Fake perfumes are much cheaper to produce because they replicate mainly the top notes of a fragrance. Try comparing a fake with the real thing after 3-6 hours, and the cheap perfume may smell bad or have no smell at all.

Similarly, cheaper perfumes that aren’t fake may have only a single note or top note. If they do have medium or base notes, they won’t be as pleasant or as sophisticated as the more expensive fragrances.

Common base notes include patchouli, vanilla, sandalwood or musk which gives perfume its lasting impression.

Note however that no two people smell things the same way and no two perfumes or colognes will smell the same on your skin as it will another! Choose a scent that suits you and your personality. Bring your own uniqueness to a scent and make it yours!

The Fragrance Vocabulary

fragrance wheel

Fragrance is one of those things people usually appreciate, but very select few truly understand. And to be perfectly honest, I cannot remember the number of times I’ve blindly nodded in agreement when someone spoke ‘fragrance’. It feels like a whole different language!

Therefore, to help you in your search for the best perfume or cologne, we’ve covered the commonly used terms every fragrance aficionado should know – from ambergris to ylang-ylang!

Fragrance notes

fragrance wheel

Fragrance notes are scent compounds used to make up the perfume or cologne, and can range from flower to synthetically created molecules. These are usually grouped into the key fragrance families below:

  • Floral – Scent produced by flowers such as roses, lavender, jasmine etc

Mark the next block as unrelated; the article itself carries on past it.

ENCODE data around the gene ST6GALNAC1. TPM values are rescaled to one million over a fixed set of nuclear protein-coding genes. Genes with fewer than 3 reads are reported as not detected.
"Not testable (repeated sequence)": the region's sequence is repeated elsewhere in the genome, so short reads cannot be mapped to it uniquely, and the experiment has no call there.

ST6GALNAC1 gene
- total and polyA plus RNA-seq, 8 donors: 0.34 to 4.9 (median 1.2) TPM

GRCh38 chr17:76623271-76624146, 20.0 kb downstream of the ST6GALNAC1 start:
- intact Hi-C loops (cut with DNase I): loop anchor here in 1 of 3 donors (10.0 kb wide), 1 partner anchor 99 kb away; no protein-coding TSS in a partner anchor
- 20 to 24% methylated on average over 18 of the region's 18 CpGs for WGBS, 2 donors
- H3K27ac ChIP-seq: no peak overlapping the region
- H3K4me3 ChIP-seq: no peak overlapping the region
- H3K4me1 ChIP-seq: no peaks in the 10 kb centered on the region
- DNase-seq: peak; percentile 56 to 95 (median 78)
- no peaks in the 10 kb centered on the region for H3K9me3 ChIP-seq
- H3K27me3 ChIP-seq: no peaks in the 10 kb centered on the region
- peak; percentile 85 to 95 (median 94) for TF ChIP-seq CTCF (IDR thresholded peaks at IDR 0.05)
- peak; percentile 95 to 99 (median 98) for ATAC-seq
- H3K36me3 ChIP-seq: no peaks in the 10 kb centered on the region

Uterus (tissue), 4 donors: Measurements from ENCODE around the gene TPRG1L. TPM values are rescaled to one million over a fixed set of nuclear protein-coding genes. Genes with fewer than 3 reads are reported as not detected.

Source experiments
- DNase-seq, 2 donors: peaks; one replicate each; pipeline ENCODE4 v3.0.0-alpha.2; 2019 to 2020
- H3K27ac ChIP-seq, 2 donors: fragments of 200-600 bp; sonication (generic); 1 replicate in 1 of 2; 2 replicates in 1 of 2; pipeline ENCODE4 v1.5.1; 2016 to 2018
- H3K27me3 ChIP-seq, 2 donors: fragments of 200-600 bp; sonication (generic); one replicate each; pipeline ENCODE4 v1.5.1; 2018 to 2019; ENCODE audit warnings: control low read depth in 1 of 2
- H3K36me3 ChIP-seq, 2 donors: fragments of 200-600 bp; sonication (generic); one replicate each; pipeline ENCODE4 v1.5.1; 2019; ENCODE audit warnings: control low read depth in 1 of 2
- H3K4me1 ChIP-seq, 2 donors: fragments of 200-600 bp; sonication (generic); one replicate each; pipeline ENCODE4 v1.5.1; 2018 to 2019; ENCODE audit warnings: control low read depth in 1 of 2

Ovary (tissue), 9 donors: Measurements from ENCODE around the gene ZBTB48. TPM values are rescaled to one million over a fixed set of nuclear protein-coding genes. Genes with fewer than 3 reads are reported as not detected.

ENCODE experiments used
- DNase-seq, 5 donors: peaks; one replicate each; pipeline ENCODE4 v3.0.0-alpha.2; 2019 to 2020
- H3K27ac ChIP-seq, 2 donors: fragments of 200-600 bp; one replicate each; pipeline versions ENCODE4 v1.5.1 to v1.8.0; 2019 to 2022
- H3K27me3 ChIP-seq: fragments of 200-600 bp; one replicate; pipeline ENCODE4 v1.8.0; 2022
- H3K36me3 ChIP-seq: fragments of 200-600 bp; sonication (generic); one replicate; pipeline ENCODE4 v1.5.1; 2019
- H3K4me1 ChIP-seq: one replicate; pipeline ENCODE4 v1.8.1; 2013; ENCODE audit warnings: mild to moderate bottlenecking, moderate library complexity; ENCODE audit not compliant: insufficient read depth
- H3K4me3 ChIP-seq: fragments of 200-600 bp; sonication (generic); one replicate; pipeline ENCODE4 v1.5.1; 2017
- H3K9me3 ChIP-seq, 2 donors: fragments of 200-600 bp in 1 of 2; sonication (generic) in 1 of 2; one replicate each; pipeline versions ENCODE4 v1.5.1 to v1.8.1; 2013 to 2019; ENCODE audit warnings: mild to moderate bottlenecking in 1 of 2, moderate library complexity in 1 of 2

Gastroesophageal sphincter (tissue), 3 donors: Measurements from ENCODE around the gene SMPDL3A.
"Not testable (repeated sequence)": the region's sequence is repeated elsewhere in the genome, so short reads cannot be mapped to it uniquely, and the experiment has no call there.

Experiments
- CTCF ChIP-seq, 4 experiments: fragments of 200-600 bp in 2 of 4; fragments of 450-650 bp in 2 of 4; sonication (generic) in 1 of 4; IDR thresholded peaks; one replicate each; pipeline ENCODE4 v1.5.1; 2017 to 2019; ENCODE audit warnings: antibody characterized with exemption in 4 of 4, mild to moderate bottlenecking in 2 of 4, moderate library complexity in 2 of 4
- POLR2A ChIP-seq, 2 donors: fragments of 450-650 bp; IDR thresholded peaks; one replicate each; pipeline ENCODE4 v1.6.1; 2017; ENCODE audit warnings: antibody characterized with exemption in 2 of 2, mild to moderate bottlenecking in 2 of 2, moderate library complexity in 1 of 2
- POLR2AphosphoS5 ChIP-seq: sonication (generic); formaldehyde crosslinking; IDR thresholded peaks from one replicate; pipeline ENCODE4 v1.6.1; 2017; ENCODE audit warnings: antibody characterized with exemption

• Oriental – Scent produced by spices such as cinnamon, resins etc
  • Woody – Scent produced by wood such as sandalwood, oakwood etc
  • Fresh – A combination of scent produced by fruits, herbs and marine or aquatic scents

Some other more unique fragrance notes are also described below:

  • Absinthe – Is a potent green aniseed flavored liquor made with the shrub of wormwood. It smells like licorice, slightly dry, bitter and medicinal.
  • Algae – Is a kind of seaweed which smells like a blend of seawater and fresh leaves.
  • Amber– Is an aromatic resin produced by forest trees and smells like warm caramel.
  • Animalic – Refers to animal-derived notes which smell primal and seductive.
  • Aquatic/Water Notes – Refers to the smell of ocean breeze that is a blend of fresh, dewy, and salty air.
  • Bergamot – Is a tree of the orange family which gives a citrusy scent that is crisp, refreshing but slightly herbal.
  • Cardamom – Is a kind of spice made from aromatic seeds of a plant from the ginger family which smells slightly earthy, minty and sweet.
  • Cedar – Refers to a type of timber with smells like fragrant wood.